What is human trafficking?

Trafficking in human beings is a global phenomenon and occurs in most precarious sectors with weak labour rights, such as the sex industry, building and agricultural sectors, but also in private households. Trafficked persons are exploited for their labour and experience a series of rights violations, ranging from restriction of movement and confiscation of pay, to violence and abuse. Although trafficking is widely recognised as a serious human rights violation, support for trafficked persons is still inadequate, only a small fraction of trafficked persons is identified, and an even smaller percentage decides to press charges. Trafficking is caused by a variety of factors (so-called root causes) that occur in all stages of the trafficking process: in countries of origin (poverty or unequal gender relations) and destination (demand for cheap labour or repressive migration policies) and during the migration process (lack of safe/ legal migration opportunities)

 Trafficking does not always involve the illegal crossing of borders. It can also occur within a country, i.e. without crossing any national borders. Moreover, in many cases trafficked persons enter a country legally, for example as tourists, spouses, students, domestic workers or au pairs. Sometimes they become illegal when they remove themselves from the power of their exploiters, e.g. in the case of workers who only receive a work (and therefore residency) permit for working with a particular employer in a particular industry.

Trafficking in human beings is not a static phenomenon. Although the core of the crime (exploitation, violence and abuse) unfortunately remains the same, the ways, routes and purposes of trafficking are constantly changing under the influence of global and national developments.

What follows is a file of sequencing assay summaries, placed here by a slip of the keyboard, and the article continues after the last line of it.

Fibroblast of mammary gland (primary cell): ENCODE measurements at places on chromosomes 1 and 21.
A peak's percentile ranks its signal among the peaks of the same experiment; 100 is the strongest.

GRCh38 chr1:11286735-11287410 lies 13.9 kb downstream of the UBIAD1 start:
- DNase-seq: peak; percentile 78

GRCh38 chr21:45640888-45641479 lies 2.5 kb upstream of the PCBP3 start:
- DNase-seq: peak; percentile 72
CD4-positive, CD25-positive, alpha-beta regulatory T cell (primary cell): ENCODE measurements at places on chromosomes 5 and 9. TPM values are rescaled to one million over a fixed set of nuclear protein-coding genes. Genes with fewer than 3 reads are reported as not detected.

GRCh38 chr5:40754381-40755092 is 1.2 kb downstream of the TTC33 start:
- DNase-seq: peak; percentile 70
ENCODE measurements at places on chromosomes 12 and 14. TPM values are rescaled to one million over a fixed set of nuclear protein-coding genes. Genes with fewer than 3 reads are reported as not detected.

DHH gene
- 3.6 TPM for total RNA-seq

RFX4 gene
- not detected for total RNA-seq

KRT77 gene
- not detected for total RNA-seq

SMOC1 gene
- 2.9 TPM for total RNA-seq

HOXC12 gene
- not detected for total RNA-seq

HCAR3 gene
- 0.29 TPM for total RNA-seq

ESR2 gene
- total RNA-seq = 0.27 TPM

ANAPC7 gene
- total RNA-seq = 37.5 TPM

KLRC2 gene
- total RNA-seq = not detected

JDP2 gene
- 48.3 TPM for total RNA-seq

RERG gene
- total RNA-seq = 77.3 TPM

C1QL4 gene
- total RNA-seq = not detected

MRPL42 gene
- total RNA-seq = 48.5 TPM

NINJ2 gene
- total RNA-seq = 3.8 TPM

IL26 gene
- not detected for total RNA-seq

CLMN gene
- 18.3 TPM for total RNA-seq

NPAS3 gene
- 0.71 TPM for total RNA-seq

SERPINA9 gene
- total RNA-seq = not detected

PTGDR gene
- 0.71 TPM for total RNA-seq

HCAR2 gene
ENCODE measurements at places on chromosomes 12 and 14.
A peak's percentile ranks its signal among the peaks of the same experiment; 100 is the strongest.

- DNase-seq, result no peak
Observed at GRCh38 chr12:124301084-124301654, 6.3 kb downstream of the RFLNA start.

According to Article 3 of UN Protocol to Prevent, Supress and Punish Trafficking in Persons

'Trafficking in persons' shall mean the recruitment, transportation, transfer, harbouring or receipt of persons, by means of the threat or use of force or other forms of coercion, of abduction, of fraud, of deception, of the abuse of power or of a position of vulnerability or of the giving or receiving of payments or benefits to achieve the consent of a person having control over another person, for the purpose of exploitation. Exploitation shall include, at a minimum, the exploitation of the prostitution of others or other forms of sexual exploitation, forced labour or services, slavery or practices similar to slavery, servitude or the removal of organs; 

(b) The consent of a victim of trafficking in persons to the intended exploitation set forth in subparagraph (a) of this article shall be irrelevant where any of the means set forth in subparagraph (a) have been used;